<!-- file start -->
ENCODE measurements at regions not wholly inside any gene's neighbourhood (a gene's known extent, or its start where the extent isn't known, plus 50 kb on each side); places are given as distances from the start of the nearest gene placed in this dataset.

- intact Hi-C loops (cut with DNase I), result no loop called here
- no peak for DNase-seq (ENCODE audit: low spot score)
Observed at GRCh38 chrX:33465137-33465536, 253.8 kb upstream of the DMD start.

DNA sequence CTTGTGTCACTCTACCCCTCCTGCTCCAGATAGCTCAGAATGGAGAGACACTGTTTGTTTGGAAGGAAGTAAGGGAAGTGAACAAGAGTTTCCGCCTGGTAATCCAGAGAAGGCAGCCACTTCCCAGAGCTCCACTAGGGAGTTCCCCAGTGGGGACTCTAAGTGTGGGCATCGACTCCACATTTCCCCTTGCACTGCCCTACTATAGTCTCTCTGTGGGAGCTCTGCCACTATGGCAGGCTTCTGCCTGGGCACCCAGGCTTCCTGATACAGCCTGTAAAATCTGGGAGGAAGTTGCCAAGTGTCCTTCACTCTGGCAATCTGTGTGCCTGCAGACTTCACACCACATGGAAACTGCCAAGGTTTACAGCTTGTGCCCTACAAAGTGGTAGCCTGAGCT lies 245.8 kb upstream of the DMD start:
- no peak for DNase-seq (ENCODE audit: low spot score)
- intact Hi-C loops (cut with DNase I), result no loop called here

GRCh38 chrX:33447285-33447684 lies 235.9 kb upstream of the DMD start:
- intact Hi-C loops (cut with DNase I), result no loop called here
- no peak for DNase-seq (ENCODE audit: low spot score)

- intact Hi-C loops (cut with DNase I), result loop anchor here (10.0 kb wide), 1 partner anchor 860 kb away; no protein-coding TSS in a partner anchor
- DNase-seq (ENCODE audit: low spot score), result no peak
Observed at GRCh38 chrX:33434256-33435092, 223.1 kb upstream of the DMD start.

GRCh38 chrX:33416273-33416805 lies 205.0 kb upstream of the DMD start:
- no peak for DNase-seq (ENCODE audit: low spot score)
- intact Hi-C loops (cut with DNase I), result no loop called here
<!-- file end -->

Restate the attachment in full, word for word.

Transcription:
ENCODE measurements at regions not wholly inside any gene's neighbourhood (a gene's known extent, or its start where the extent isn't known, plus 50 kb on each side); places are given as distances from the start of the nearest gene placed in this dataset.

- intact Hi-C loops (cut with DNase I), result no loop called here
- no peak for DNase-seq (ENCODE audit: low spot score)
Observed at GRCh38 chrX:33465137-33465536, 253.8 kb upstream of the DMD start.

DNA sequence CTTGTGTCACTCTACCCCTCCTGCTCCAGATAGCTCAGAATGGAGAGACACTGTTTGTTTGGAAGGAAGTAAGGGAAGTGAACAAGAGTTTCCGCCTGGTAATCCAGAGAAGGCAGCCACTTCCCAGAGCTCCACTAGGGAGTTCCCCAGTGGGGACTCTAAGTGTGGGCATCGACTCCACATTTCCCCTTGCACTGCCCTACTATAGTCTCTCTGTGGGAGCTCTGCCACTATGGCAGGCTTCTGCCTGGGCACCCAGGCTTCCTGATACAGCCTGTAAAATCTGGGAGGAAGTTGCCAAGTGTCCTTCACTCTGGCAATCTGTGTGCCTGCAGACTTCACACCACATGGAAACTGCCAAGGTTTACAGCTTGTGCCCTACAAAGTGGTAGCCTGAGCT lies 245.8 kb upstream of the DMD start:
- no peak for DNase-seq (ENCODE audit: low spot score)
- intact Hi-C loops (cut with DNase I), result no loop called here

GRCh38 chrX:33447285-33447684 lies 235.9 kb upstream of the DMD start:
- intact Hi-C loops (cut with DNase I), result no loop called here
- no peak for DNase-seq (ENCODE audit: low spot score)

- intact Hi-C loops (cut with DNase I), result loop anchor here (10.0 kb wide), 1 partner anchor 860 kb away; no protein-coding TSS in a partner anchor
- DNase-seq (ENCODE audit: low spot score), result no peak
Observed at GRCh38 chrX:33434256-33435092, 223.1 kb upstream of the DMD start.

GRCh38 chrX:33416273-33416805 lies 205.0 kb upstream of the DMD start:
- no peak for DNase-seq (ENCODE audit: low spot score)
- intact Hi-C loops (cut with DNase I), result no loop called here